Webster Groves City Council postpones decision on Eden’s master plan for third time


With the absence of key representation, discussion will continue at August 21 public hearing

The Webster Groves City Council tabled Ordinance 8753 regarding Eden Seminary’s 2012 master plan until the next meeting on August 21.

Gary Feder, Eden’s attorney, asked Webster Groves City Council to postpone the decision last Friday, July 13 in an email. Helmut Starr, Webster Groves City Attorney, said the request was made because several important people involved in the hearings weren’t available on July 17. Feder and Dr. David Greenhaw, president of Eden Seminary, were both unable to attend. And Elizabeth Stroble, president of Webster University, was out of town. At the July 17 meeting, a lawyer representing Eden asked the city to keep the public hearing open until the next meeting. He said that will give them time for continued work on the ordinance so it fully addresses potential grievances.

Webster Groves resident, Maggie Sowash of 26 Joy Ave., expressed frustration with the absence of Greenhaw and Feder. She said both attended the city council meeting on June 19 and knew the decision had been postponed to July 17.

“I think it is disrespectful on each’s (Greenhaw and Feder) part to not have spoken up on June 19 to say then that they could not be here tonight,” Sowash told the council. “Am I surprised by that kind of behavior? Not really.”

Several Webster University representatives attended the meeting including Barbara O’Malley — associate vice president and chief communications officer, Steve Strang — senior project manager, Laura Rein — university secretary and Barb Ehnes —community and media relations director. None spoke.

This is the third time the decision has been postponed by the city council. Greenhaw presented Eden’s 2012 master plan at the June 5 city council meeting.

Eden’s 2012 master plan outlines three phases. Phase I requests updates to historic buildings on Eden’s campus and phase II states Eden’s want to renovate residential halls to accommodate graduate students. Phase III outlines Eden’s plan to lease or sell land it doesn’t plan to use due to decreased enrollment.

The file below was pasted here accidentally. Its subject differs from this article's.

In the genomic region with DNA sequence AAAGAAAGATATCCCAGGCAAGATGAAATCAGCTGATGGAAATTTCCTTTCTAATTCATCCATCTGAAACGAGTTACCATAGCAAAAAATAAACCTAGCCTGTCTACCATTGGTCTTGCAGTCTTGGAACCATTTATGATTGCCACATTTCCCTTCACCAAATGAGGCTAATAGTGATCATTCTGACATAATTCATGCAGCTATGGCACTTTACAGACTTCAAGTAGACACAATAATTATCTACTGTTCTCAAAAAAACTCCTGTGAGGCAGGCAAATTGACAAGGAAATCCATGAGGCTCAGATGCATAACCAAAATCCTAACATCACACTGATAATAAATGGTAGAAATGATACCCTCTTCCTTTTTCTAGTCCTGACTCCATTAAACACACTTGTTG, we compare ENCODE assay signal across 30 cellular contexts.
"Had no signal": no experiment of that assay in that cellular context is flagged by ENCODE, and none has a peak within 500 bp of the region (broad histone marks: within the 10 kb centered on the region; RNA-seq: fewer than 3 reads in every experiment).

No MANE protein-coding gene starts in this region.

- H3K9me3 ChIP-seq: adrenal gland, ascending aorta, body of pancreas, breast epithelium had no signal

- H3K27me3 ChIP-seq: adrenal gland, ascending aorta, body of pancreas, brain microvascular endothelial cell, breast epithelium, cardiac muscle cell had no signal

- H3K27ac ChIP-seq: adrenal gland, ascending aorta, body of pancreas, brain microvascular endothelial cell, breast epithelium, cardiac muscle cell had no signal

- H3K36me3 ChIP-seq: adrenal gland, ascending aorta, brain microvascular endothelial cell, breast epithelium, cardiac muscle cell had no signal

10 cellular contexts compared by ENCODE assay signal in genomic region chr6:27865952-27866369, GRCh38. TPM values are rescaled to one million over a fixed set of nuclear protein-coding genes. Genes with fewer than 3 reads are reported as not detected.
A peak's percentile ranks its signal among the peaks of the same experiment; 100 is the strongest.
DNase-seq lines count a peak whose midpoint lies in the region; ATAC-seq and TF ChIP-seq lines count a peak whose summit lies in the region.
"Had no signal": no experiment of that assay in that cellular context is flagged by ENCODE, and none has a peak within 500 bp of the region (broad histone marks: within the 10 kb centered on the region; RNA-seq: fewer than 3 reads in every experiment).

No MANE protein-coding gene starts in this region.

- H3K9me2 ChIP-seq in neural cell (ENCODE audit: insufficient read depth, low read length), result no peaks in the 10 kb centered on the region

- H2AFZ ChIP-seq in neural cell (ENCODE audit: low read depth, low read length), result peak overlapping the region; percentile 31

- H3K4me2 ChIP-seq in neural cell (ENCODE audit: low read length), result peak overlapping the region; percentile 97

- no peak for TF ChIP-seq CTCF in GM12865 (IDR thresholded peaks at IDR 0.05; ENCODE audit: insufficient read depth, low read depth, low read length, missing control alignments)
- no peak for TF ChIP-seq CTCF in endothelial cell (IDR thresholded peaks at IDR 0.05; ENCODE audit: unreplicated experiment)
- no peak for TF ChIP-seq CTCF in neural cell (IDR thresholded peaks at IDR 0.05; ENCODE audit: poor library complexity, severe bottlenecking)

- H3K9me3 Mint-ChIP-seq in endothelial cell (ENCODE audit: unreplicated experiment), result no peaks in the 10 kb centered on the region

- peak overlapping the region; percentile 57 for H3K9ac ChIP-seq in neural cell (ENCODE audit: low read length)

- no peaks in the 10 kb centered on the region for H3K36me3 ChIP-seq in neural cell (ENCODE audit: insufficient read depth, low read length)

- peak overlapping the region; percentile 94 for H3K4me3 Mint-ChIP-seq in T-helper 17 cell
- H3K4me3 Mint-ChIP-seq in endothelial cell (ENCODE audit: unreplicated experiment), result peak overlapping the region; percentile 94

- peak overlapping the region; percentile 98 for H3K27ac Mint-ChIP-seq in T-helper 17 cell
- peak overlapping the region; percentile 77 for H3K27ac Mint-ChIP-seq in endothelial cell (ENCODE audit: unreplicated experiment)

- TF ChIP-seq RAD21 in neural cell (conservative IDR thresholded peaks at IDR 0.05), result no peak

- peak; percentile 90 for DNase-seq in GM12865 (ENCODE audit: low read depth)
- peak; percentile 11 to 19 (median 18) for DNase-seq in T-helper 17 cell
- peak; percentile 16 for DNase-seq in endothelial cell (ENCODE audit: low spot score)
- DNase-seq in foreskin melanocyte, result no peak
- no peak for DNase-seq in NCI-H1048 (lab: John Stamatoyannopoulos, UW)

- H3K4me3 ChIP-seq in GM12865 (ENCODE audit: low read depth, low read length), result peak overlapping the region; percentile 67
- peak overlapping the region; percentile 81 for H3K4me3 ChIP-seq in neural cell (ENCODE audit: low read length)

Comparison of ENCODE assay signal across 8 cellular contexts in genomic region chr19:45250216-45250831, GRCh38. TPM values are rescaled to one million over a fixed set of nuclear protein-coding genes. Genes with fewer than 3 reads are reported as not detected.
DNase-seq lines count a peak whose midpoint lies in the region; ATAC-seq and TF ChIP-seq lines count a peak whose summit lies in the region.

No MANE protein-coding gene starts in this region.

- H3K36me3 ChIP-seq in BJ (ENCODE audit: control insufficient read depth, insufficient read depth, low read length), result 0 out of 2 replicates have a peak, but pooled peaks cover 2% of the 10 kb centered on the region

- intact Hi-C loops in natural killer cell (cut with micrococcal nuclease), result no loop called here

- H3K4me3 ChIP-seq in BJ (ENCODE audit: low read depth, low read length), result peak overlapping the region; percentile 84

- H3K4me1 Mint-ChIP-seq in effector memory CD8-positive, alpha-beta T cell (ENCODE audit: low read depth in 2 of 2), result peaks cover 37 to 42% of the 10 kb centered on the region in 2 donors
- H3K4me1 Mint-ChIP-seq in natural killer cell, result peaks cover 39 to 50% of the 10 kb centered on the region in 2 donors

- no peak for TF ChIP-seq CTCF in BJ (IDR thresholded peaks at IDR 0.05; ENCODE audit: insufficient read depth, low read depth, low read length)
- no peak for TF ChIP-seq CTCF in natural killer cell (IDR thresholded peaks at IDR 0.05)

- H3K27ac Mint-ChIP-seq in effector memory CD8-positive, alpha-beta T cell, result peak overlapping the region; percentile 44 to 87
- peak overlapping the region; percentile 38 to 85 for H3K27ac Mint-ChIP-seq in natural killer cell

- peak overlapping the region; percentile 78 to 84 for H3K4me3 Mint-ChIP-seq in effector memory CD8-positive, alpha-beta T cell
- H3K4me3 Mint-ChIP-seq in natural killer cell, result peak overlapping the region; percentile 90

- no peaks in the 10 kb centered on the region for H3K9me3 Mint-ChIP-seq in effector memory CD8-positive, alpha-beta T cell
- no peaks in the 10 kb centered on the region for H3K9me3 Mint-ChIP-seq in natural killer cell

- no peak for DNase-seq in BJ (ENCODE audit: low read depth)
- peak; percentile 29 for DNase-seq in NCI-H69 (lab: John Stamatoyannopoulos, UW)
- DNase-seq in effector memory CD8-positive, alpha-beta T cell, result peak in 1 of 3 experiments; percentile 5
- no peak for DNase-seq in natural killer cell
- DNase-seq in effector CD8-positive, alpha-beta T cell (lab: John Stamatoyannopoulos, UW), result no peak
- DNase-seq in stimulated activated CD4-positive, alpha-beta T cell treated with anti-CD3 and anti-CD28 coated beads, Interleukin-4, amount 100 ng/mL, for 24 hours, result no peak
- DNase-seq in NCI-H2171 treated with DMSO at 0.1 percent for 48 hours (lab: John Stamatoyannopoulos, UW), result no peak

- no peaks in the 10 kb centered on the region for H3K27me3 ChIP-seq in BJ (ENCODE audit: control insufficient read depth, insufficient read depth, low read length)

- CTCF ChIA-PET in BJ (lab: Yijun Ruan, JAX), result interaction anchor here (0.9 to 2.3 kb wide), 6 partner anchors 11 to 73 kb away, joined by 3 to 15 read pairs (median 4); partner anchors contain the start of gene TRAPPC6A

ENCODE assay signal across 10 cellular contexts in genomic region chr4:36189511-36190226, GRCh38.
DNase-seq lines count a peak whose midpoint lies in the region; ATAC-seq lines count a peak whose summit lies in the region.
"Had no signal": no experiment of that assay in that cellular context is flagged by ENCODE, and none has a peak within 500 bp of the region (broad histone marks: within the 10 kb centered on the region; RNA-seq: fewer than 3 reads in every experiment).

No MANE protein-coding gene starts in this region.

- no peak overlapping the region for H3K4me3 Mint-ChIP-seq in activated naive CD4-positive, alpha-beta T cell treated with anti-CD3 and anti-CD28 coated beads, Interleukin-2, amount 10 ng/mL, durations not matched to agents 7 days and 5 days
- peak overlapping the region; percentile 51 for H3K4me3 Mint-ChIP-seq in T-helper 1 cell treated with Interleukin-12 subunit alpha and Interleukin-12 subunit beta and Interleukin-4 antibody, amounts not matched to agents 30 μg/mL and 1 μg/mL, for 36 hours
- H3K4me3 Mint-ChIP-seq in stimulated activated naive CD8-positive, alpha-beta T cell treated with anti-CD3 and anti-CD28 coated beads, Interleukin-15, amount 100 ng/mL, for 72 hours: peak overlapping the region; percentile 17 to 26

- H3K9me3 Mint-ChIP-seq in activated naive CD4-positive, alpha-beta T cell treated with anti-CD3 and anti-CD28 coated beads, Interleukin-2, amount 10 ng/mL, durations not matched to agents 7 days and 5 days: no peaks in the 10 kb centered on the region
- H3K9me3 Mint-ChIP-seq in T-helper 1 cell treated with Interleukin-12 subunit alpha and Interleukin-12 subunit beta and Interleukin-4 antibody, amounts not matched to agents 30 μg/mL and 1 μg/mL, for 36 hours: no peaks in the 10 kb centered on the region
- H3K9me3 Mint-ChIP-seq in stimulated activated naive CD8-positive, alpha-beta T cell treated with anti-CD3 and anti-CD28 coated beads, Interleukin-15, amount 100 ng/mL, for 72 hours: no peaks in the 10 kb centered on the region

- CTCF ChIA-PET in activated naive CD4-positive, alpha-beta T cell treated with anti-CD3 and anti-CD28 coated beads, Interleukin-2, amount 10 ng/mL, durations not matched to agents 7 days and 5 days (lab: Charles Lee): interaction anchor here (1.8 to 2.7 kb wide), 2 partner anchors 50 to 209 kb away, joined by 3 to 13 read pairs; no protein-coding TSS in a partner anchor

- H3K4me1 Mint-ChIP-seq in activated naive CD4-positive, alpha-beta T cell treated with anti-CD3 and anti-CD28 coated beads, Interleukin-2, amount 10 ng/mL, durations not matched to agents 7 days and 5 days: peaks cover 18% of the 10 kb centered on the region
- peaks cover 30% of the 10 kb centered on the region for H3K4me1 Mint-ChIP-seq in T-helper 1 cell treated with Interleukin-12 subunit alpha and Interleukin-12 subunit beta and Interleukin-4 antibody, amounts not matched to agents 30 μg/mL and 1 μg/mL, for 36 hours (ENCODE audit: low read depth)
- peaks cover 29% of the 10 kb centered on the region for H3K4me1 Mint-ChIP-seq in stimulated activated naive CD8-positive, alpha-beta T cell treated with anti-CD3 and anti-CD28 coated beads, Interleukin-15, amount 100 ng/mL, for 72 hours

Sowash said if the city protects Eden, they should be prepared to protect all other businesses in Webster Groves when they start to fail because the market changes.

“Seminaries across the country are losing their attendance, losing their students. That’s just the nature of the beast,” Sowash said.

Ordinance 8753 addresses the 4.3 acres of Eden’s property that is currently under agreement with Webster University. It also addresses the possible sale or lease of 7.5 acres of Eden’s green space at the corner of Lockwood and Bompart.

Residents’ concerns

Members of the Webster Groves community voiced their concerns about the possible sale or lease of Eden’s acreage to Webster University and the city council at the July 17 meeting. Residents’ main concern is the possible sale or lease lies with the green space at the corner of Lockwood and Bompart.

Sowash was concerned with the effects the ordinance may have on the community’s character.

“Webster Groves is a unique community…I truly believe that if Webster University is allowed to cross over to Eden, we are going to lose a lot of that character. We’re no longer going to be the Andy Griffith, Andy’s Mayberry type town. That is going to directly affect our community,” Sowash said to the city council at the July 17 meeting.